Here is what all these stories in a row tell me today about who God is and what God is doing: There is nowhere Jesus will not go, no boundary he does not cross, to restore people’s humanity, to claim into God’s belonging and love every single person. Gentiles? Demons? Pigs? Impurities of every kind? Not even the final fearful boundary, death itself, stops the embodied love of God from touching us and being touched by us. Our human divisions and rules? Our mighty attempts to do it all right and be worthy and good? When they get in the way of our belonging to God and each other, the one who made it all comes into it all and tears down those walls, crosses enemy lines right into death’s hostile territory, because no power is greater than the love of God, and no claim on us is more authoritative or final than God’s claim that, no matter what and always, we are a beloved child of God.
I have sorrow over neighbors who woke up today, if they slept at all, steeped in suffering for the senseless loss of their dad yesterday. And if I were to read this story and think that somehow I am supposed to think that trusting Jesus means terrible things don’t happen to us, I would be delusional. Life is filled with suffering. And death will come for us all. And every one of us, from time to time, find ourselves living closer to death than life. And there is no shame in our mourning – for lost dreams and lost lives, for the loss of things that will never be, and the loss of things that we thought made us who we are, and the senselessness of violence and the fragility of being human.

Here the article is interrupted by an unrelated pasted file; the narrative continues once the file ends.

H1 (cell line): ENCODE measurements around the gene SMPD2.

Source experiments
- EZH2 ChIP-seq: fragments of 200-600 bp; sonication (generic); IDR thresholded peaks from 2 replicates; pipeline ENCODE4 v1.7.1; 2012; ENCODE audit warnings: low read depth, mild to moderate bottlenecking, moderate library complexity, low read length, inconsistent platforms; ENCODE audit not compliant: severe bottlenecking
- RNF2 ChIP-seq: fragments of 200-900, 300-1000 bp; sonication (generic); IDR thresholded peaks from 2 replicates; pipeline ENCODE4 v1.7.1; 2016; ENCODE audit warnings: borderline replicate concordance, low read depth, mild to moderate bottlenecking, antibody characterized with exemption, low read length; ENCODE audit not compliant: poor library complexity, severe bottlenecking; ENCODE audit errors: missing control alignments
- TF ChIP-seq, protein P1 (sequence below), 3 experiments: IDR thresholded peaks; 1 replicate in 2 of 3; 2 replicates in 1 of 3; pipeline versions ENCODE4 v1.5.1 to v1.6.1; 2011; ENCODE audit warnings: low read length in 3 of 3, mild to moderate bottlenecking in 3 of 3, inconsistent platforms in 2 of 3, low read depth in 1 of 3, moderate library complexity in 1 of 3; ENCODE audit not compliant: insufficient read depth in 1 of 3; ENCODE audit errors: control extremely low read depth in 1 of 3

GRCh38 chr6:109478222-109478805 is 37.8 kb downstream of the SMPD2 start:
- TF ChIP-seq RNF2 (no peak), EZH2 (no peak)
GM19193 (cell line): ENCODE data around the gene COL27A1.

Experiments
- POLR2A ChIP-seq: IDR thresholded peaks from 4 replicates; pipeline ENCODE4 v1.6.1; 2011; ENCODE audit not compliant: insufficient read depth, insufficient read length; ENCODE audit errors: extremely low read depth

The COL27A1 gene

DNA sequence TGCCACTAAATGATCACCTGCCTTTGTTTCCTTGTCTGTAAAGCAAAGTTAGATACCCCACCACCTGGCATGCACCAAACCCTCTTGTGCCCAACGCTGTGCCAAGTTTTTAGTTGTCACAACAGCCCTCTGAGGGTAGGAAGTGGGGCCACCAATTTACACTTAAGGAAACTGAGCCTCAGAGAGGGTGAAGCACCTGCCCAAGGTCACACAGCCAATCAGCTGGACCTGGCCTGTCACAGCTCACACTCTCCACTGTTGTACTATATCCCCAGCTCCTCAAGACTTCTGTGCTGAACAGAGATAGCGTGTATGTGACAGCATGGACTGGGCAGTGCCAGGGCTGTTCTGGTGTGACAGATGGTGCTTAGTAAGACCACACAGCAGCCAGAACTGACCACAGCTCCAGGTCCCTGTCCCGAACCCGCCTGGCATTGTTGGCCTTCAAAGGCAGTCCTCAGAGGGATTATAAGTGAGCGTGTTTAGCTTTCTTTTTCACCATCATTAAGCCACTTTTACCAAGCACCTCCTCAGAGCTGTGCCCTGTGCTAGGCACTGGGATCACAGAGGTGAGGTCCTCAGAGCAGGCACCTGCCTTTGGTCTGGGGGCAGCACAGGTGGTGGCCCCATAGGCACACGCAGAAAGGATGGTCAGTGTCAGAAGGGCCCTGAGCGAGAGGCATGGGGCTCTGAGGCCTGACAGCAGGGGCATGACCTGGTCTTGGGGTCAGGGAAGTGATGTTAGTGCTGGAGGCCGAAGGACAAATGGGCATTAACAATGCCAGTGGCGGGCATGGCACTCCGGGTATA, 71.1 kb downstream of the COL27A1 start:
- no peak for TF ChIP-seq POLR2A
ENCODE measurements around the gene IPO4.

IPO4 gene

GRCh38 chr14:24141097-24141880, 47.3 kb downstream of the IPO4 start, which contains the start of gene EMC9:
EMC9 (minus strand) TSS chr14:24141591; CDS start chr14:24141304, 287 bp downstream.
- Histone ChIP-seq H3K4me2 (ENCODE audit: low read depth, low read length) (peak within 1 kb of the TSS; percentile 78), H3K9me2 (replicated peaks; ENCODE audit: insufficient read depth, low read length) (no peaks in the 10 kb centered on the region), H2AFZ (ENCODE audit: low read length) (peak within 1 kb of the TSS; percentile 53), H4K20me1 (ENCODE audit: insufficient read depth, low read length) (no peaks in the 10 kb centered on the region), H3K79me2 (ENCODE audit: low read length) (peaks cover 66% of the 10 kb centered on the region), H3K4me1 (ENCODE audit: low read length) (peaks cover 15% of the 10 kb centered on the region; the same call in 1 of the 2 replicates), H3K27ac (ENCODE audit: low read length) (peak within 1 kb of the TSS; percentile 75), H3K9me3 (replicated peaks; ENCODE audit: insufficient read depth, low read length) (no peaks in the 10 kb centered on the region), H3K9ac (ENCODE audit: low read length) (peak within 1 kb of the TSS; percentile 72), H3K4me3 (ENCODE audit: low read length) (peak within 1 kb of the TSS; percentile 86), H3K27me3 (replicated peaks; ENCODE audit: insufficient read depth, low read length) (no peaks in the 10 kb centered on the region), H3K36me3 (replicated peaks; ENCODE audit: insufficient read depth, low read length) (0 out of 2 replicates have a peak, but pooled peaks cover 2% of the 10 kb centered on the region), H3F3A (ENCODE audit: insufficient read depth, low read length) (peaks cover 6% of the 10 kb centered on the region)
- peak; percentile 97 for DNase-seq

But there is a greater story that holds us all: this world, and everyone in it, belongs to God. And when healing happens through the touch of the embodied God-with-us, in these stories and in our own lives, it reveals that the perimeters we think are impermeable are not the final word.
And we have a place too in these stories, to go where Jesus is and join him there. To go to the places of death and sorrow, the places where belonging seems severed, and purpose is shut down. We will not allow shame, or fear, or judgment, keep people hidden. We will see each other and recognize healing and extend peace, and feed bodies and spirits with care and nourishment, and welcome one another, again and always, to the act of living. Because our dead and risen Savior is bringing all things – especially in death – toward life. And I, for one, want to be in the room when it happens.